America’s spirit prevails over terror in Boston

April 22, 2013 

It seemed, like the bombing at the Boston Marathon itself, a story made more for fiction. As a horrible week moved toward its end, one of America’s great cities was suddenly locked down as law enforcement was determined to capture the surviving suspect in the bombing that killed three people and wounded over 180, many severely, Monday.

And capture him they did. Dzhokar Tsarnaev was wounded and hiding in a boat in Watertown, a Boston-area community, when police closed in. The end was dramatic, but it was the end expected by experienced officers, brave people who did their jobs under incredible pressure. He is in the hospital beginning a long recovery and a march to what’s certain to be inevitable justice. A naturalized citizen, a picture of the young (19) man’s fall into extremism is emerging.

His older brother is dead, killed in the process of a confrontation with law enforcement during which his younger brother apparently backed over him in a vehicle. Tamerlan Tsarnaev and Dzhokar Tsarnaev, from Chechnya in Russia, in the southeastern part of Europe in the Caucasus mountains, had been in the United States several years, and in fact Dzhokar Tsarnaev became a citizen in 2012.

As the one-week anniversary came and went, it was a time to reflect on what followed the senseless tragedy at the Boston Marathon. Doctors, nurses and other medical personnel were heroic. So were law officers and investigators. And so were marathon runners and spectators who expressed gratitude for their survival even as they contemplated recovery from their severe wounds.

A country united

The wake of what happened was in part at least a testament to the American spirit in this city that was one of the nation’s birthplaces.

The bravery of first responders called into the pursuit was not taken for granted. In one interview, former New York Mayor Rudy Giuliani noted the similarities in what he saw on Sept. 11, 2001 and on marathon Monday: the police an firefighters were the first in and last out.

A free country’s vulnerability and its strength were in full display. In a society that allows its citizens to move freely, to congregate in large numbers, to enjoy the absence of oppressive oversight by the state, there are hazards, or potential hazards that cannot be avoided. An individual can do harm to others if he is willing to put himself in harm’s way. It is always thus in countries where citizens are unwilling to surrender themselves to a police state.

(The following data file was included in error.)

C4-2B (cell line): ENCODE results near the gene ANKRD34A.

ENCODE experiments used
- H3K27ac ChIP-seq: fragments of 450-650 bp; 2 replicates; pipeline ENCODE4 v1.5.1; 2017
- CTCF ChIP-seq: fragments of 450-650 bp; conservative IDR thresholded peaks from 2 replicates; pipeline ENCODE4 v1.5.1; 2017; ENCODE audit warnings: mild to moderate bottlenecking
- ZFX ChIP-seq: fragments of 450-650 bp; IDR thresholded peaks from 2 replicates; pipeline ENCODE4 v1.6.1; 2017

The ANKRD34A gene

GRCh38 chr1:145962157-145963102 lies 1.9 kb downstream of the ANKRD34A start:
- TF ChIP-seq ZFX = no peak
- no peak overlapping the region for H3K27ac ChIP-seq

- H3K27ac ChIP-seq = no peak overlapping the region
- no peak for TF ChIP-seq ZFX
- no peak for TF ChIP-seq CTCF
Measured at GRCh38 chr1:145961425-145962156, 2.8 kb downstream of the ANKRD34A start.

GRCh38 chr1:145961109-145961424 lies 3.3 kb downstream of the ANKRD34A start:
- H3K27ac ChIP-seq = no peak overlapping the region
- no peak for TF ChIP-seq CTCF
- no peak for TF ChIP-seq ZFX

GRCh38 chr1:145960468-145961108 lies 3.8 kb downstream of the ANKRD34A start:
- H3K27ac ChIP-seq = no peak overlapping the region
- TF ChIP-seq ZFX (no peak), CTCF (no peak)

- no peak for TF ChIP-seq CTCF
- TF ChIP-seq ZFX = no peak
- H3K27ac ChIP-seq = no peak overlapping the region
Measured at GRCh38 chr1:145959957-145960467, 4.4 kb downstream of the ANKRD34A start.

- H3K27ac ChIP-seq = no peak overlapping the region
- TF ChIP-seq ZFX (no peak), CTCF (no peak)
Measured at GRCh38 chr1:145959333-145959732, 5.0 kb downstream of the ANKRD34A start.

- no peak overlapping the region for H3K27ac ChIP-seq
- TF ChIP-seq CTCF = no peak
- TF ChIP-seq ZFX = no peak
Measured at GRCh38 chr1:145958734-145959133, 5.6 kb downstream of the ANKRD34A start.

But since Sept. 11, Americans have seen increased security and more self-awareness of the threats in large gatherings. And the investigation of what happened in Boston was sweeping, including citizens with cameras who were on scene helping officers, along with businesses who also had surveillance of some kind.

System will work

Unfortunately, as authorities proceeded to try to get information from young Tsarnaev, some politicians called for him to be treated as an “enemy combatant,” which would curb the civil liberties afforded American citizens, of which he is one. That feels like political grandstanding. If any suspect in any crime is going to undergo the investigation and questioning of a lifetime it is this young man. Let the justice system work as the law enforcement system has worked thus far.

Indeed, much is known about Tsarnaev, and the blanks are slowly being filled. It is instructive to know how a person said by some who knew him to be normal, a good kid, became willing to participate in mass maiming and killing, which he surely knew would be the outcome of what he and his brother are alleged to have done. Understanding this might prove useful in profiling other threats that may be looming in other places.

But what is it, a week and one day later, that we know for certain in the wake of this painful, deadly episode? We know what we knew all along, something of which we now have been forcefully reminded: America is strong and when it counts, America is unified, and America will, no matter what forces align against it, survive and carry on.

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